Norwegian Cruise Line Holdings Ltd. announced an end to its pre-embarkation COVID testing requirement for cruises where local restrictions do not require them, the company said Wednesday.
The policy change will take effect on Aug. 1 for its brands, Norwegian Cruise Line, Oceania Cruises and Regent Seven Seas Cruises.
“The relaxation of the testing policy is in line with the rest of the travel, leisure and hospitality industry worldwide as society continues to adapt and return to a state of normalcy,” the cruise line operator said in a news release. “The Company continues to strongly recommend all guests be up to date on vaccination protocols and test at their convenience prior to travel.”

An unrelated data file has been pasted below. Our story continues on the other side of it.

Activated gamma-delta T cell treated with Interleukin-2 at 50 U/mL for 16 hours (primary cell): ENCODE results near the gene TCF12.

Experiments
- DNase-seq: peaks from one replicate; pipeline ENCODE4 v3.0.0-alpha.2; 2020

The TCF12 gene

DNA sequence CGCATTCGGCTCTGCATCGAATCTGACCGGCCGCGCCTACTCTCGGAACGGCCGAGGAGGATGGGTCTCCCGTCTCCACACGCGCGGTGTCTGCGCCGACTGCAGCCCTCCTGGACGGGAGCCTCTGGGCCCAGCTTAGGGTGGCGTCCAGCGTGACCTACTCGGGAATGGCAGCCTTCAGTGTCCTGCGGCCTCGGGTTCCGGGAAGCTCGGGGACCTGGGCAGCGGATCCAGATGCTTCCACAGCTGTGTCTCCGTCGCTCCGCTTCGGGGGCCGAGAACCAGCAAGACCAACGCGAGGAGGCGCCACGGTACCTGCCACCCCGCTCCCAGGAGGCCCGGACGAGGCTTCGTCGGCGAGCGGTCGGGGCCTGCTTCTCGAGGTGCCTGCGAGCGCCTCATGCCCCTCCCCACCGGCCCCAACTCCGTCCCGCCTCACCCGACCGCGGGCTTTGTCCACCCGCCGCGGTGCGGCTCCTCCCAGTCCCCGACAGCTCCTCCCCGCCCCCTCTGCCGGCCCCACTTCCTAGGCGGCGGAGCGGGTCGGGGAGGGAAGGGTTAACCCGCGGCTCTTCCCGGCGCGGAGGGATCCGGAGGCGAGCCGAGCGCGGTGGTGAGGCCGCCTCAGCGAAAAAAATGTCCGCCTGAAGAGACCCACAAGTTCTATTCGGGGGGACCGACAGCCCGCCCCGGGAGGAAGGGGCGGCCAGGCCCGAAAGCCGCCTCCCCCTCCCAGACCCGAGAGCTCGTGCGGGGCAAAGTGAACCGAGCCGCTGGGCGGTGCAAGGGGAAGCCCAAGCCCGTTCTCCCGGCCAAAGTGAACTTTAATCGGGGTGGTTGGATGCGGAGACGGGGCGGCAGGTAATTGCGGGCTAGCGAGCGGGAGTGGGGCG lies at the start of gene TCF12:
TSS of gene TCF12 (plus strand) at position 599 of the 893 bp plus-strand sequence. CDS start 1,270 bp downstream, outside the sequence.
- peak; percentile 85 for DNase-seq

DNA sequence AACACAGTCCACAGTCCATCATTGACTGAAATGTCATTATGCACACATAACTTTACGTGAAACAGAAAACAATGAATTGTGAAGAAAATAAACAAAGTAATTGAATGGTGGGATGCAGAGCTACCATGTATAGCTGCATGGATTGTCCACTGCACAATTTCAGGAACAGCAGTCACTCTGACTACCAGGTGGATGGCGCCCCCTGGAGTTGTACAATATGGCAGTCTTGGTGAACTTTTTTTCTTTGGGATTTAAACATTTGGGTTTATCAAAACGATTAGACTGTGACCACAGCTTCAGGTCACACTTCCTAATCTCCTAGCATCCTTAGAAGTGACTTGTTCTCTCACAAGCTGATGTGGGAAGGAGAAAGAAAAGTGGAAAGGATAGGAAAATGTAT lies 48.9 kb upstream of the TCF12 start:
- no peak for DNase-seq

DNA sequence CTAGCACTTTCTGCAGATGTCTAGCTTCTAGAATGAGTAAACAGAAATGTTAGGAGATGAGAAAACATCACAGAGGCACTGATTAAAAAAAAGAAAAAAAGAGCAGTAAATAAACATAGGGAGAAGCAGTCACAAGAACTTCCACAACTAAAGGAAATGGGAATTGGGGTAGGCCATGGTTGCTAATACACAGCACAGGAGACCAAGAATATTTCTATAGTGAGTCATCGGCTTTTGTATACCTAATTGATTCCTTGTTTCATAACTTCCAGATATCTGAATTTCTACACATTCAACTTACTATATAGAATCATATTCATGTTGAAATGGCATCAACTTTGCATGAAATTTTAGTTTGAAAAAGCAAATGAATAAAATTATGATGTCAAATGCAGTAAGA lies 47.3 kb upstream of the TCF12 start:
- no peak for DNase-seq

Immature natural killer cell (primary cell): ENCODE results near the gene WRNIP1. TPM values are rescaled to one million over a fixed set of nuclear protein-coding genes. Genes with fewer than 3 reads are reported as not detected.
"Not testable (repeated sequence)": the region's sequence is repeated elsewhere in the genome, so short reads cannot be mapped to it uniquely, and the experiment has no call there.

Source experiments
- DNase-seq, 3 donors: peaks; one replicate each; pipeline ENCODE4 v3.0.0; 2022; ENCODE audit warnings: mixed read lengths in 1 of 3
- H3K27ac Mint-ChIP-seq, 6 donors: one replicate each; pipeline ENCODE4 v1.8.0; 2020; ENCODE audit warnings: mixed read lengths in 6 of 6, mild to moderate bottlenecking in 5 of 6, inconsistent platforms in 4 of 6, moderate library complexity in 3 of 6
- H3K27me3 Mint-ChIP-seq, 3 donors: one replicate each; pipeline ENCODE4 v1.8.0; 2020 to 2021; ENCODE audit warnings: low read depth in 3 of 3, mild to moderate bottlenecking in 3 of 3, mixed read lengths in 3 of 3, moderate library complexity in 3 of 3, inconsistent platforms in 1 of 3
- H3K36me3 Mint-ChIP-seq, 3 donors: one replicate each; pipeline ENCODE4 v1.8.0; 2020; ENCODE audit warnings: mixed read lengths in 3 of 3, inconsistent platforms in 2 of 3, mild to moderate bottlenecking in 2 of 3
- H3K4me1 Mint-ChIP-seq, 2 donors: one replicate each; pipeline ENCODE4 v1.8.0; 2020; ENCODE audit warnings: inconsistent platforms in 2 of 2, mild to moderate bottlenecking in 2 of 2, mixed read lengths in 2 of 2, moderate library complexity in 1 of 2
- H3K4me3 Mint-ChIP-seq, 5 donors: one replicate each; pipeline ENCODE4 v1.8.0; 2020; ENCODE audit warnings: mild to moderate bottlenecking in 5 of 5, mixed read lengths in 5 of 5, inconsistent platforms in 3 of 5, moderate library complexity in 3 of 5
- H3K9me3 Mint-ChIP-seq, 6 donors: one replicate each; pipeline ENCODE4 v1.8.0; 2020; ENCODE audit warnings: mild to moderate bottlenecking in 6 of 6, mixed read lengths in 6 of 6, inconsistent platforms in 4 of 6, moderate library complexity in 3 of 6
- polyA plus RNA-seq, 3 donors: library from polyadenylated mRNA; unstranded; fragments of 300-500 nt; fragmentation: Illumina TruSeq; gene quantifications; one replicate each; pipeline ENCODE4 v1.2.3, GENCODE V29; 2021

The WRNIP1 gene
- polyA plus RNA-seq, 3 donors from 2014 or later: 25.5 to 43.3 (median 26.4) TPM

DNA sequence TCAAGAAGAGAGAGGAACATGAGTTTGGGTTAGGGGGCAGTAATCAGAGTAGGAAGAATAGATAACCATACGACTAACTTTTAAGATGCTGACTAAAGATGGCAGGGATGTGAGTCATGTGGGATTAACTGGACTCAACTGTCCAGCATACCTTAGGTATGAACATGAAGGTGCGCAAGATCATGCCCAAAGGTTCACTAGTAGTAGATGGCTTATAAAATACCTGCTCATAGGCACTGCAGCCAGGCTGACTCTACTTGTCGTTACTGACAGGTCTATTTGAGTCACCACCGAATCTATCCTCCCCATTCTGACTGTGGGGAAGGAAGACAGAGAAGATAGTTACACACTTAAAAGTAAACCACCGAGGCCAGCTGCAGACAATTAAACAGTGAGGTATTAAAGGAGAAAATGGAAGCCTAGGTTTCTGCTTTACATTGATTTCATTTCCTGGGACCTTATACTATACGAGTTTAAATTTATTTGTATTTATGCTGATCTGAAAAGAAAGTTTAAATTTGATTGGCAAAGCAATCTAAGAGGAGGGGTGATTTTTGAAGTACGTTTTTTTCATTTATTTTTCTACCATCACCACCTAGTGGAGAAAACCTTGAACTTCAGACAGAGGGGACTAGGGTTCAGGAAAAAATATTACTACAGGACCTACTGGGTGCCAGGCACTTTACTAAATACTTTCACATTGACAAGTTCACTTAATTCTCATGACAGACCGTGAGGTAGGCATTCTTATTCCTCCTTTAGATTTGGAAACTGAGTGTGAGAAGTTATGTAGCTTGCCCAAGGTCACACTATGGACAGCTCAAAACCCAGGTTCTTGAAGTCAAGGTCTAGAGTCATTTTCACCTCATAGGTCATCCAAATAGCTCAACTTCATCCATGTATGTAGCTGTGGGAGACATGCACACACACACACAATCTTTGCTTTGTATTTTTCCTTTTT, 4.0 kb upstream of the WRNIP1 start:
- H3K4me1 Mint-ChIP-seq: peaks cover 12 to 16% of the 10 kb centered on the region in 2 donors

Norwegian added that all of its sailings are still taking place under its “SailSAFE health and safety program which will evolve along with the public health environment.”
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The company said pre-embarkation testing will stay in place for trips from places that have local testing rules, including the U.S., Bermuda, Canada and Greece.
In the U.S, the Centers for Disease Control and Prevention still requires pre-embarkation testing for ships participating in its COVID-19 Program for Cruise Ships, according to its website. Norwegian Cruise Line, Oceania Cruises and Regent Seven Seas Cruises all participate in the program.
The change comes as cruise travel is returning to normal more than two years after the pandemic shut down the industry, with bookings on the rise and fleets ramping back up.